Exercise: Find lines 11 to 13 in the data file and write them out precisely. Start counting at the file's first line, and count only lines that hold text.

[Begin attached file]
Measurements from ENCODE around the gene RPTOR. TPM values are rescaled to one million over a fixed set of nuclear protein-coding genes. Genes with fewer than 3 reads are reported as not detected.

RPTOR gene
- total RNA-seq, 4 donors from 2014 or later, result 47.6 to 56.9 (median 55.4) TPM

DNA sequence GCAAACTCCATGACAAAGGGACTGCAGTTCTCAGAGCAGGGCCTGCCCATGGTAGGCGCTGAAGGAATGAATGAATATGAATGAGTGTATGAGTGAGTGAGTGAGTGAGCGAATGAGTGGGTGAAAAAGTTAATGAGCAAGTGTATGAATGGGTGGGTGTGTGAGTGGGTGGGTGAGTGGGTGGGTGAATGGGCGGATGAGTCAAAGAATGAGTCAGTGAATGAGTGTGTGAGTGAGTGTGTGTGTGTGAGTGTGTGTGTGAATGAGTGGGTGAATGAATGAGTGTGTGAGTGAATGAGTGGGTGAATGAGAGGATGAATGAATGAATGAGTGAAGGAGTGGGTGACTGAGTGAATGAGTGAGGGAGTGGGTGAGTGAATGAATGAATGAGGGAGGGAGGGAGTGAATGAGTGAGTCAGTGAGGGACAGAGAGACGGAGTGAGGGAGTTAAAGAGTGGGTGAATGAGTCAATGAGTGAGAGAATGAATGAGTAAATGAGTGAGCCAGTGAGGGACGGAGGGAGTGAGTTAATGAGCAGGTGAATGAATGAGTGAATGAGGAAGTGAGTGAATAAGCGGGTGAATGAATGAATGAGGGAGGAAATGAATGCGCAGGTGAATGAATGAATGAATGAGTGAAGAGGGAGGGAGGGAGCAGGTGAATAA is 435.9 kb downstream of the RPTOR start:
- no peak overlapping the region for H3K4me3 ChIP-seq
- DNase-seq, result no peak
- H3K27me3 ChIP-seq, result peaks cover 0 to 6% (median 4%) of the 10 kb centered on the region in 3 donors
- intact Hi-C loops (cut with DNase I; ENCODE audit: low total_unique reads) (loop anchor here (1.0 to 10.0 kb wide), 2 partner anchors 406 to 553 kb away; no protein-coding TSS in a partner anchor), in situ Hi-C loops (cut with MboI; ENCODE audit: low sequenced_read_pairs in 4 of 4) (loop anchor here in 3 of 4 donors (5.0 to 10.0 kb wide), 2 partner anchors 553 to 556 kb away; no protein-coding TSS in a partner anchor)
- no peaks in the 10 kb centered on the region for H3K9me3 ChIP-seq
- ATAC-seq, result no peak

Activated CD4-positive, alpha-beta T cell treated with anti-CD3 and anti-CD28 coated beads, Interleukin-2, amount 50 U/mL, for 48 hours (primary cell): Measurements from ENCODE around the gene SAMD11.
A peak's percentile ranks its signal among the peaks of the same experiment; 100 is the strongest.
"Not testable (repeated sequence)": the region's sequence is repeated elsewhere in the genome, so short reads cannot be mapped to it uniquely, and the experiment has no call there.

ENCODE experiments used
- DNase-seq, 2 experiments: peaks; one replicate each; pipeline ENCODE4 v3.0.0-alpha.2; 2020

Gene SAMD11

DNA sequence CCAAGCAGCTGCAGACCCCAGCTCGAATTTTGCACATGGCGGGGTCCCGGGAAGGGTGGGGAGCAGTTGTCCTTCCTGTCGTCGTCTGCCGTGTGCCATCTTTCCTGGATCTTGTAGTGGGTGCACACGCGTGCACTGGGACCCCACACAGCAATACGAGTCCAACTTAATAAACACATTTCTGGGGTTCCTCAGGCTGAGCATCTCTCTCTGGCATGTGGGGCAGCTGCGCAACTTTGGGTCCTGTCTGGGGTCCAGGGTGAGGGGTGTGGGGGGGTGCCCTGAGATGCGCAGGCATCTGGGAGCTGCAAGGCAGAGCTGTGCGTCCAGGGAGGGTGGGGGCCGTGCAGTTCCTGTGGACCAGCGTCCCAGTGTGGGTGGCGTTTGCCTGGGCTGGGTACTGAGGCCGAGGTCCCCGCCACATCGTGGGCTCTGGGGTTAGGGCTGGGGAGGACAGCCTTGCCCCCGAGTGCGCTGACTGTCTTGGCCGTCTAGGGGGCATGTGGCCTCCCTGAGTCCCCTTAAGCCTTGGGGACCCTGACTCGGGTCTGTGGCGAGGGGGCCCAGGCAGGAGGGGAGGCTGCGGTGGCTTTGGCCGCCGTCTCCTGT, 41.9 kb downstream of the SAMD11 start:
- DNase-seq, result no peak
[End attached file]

Activated CD4-positive, alpha-beta T cell treated with anti-CD3 and anti-CD28 coated beads, Interleukin-2, amount 50 U/mL, for 48 hours (primary cell): Measurements from ENCODE around the gene SAMD11.
A peak's percentile ranks its signal among the peaks of the same experiment; 100 is the strongest.
"Not testable (repeated sequence)": the region's sequence is repeated elsewhere in the genome, so short reads cannot be mapped to it uniquely, and the experiment has no call there.